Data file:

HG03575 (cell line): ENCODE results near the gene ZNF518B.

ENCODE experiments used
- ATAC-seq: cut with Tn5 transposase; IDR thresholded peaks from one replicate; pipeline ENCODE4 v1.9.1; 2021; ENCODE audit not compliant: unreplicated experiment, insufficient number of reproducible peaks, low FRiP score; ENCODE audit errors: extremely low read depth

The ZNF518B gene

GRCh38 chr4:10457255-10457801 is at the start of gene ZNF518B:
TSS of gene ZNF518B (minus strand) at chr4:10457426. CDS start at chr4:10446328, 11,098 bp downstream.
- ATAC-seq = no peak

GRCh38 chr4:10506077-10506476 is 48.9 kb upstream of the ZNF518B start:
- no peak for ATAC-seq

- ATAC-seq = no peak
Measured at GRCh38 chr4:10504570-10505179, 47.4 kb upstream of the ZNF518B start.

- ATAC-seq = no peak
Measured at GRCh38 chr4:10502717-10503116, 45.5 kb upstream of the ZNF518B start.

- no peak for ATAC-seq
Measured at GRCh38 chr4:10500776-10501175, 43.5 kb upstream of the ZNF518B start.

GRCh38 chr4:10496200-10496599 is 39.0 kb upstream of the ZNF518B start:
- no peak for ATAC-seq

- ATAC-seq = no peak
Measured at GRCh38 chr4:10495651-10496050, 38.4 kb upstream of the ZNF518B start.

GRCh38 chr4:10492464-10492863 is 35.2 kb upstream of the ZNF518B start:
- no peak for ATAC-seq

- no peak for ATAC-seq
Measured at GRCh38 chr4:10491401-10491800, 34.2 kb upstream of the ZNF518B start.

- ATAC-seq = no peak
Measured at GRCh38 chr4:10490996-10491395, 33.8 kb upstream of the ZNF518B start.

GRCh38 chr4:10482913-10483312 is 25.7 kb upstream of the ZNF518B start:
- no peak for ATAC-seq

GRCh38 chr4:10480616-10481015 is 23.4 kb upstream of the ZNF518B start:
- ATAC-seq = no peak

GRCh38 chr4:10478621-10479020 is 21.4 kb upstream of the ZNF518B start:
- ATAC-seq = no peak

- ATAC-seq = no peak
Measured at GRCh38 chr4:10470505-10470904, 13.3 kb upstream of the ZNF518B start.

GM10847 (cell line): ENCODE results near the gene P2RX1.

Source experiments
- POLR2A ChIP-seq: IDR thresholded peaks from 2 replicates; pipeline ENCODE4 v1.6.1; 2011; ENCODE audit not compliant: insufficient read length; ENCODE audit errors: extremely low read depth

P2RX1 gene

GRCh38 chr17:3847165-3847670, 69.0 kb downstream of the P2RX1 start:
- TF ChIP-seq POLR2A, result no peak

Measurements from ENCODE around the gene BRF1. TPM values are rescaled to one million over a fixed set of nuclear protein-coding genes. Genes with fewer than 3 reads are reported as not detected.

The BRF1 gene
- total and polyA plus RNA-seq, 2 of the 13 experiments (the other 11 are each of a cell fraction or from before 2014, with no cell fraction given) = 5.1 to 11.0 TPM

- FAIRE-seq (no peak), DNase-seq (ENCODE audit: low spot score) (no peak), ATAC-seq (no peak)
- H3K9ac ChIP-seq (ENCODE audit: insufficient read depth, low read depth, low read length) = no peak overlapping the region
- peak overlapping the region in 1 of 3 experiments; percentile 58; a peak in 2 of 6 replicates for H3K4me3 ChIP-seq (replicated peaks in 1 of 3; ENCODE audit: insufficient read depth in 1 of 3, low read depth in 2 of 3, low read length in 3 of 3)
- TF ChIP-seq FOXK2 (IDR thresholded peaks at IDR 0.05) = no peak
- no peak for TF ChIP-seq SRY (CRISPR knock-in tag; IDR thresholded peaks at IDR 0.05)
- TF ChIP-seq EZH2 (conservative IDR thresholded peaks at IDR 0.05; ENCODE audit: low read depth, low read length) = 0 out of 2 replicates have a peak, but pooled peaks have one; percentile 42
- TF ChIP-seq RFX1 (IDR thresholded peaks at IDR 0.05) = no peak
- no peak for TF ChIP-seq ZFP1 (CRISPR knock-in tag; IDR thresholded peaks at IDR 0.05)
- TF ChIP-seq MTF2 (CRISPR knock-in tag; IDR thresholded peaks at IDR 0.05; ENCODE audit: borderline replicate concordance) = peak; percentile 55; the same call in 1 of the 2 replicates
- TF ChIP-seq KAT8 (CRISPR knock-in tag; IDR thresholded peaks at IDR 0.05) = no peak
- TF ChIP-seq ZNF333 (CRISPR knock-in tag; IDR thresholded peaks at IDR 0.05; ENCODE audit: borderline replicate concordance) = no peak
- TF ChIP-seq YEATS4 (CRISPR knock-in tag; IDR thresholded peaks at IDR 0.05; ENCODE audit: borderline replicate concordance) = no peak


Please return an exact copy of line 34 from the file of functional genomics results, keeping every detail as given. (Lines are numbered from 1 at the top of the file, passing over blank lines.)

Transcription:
GM10847 (cell line): ENCODE results near the gene P2RX1.